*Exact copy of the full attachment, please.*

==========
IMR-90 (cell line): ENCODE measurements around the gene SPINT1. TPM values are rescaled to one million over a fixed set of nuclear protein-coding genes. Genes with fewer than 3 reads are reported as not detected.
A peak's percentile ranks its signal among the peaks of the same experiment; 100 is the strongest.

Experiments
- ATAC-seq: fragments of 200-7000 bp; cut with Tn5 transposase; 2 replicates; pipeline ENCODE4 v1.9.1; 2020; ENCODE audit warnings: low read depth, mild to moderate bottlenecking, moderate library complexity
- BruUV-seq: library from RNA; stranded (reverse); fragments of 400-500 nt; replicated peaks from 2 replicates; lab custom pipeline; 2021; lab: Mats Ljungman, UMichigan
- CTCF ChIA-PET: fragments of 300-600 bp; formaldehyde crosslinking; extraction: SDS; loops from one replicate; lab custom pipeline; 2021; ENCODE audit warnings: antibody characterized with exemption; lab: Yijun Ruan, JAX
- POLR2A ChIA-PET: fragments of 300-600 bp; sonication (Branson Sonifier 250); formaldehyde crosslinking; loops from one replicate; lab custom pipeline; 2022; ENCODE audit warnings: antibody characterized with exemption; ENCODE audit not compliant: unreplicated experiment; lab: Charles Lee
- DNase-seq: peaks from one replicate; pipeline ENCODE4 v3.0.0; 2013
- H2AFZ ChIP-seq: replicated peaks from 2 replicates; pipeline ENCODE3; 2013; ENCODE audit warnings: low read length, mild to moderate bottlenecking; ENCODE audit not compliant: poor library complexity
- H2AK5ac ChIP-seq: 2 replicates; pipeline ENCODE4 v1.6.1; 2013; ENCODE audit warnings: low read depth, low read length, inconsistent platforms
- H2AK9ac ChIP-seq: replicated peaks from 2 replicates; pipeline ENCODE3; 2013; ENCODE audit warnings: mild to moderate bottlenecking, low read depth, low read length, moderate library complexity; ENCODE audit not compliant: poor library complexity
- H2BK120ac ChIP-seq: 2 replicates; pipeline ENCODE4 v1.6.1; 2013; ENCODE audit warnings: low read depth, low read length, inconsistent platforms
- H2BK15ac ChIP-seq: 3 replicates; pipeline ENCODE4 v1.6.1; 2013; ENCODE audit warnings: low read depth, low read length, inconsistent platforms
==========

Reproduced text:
IMR-90 (cell line): ENCODE measurements around the gene SPINT1. TPM values are rescaled to one million over a fixed set of nuclear protein-coding genes. Genes with fewer than 3 reads are reported as not detected.
A peak's percentile ranks its signal among the peaks of the same experiment; 100 is the strongest.

Experiments
- ATAC-seq: fragments of 200-7000 bp; cut with Tn5 transposase; 2 replicates; pipeline ENCODE4 v1.9.1; 2020; ENCODE audit warnings: low read depth, mild to moderate bottlenecking, moderate library complexity
- BruUV-seq: library from RNA; stranded (reverse); fragments of 400-500 nt; replicated peaks from 2 replicates; lab custom pipeline; 2021; lab: Mats Ljungman, UMichigan
- CTCF ChIA-PET: fragments of 300-600 bp; formaldehyde crosslinking; extraction: SDS; loops from one replicate; lab custom pipeline; 2021; ENCODE audit warnings: antibody characterized with exemption; lab: Yijun Ruan, JAX
- POLR2A ChIA-PET: fragments of 300-600 bp; sonication (Branson Sonifier 250); formaldehyde crosslinking; loops from one replicate; lab custom pipeline; 2022; ENCODE audit warnings: antibody characterized with exemption; ENCODE audit not compliant: unreplicated experiment; lab: Charles Lee
- DNase-seq: peaks from one replicate; pipeline ENCODE4 v3.0.0; 2013
- H2AFZ ChIP-seq: replicated peaks from 2 replicates; pipeline ENCODE3; 2013; ENCODE audit warnings: low read length, mild to moderate bottlenecking; ENCODE audit not compliant: poor library complexity
- H2AK5ac ChIP-seq: 2 replicates; pipeline ENCODE4 v1.6.1; 2013; ENCODE audit warnings: low read depth, low read length, inconsistent platforms
- H2AK9ac ChIP-seq: replicated peaks from 2 replicates; pipeline ENCODE3; 2013; ENCODE audit warnings: mild to moderate bottlenecking, low read depth, low read length, moderate library complexity; ENCODE audit not compliant: poor library complexity
- H2BK120ac ChIP-seq: 2 replicates; pipeline ENCODE4 v1.6.1; 2013; ENCODE audit warnings: low read depth, low read length, inconsistent platforms
- H2BK15ac ChIP-seq: 3 replicates; pipeline ENCODE4 v1.6.1; 2013; ENCODE audit warnings: low read depth, low read length, inconsistent platforms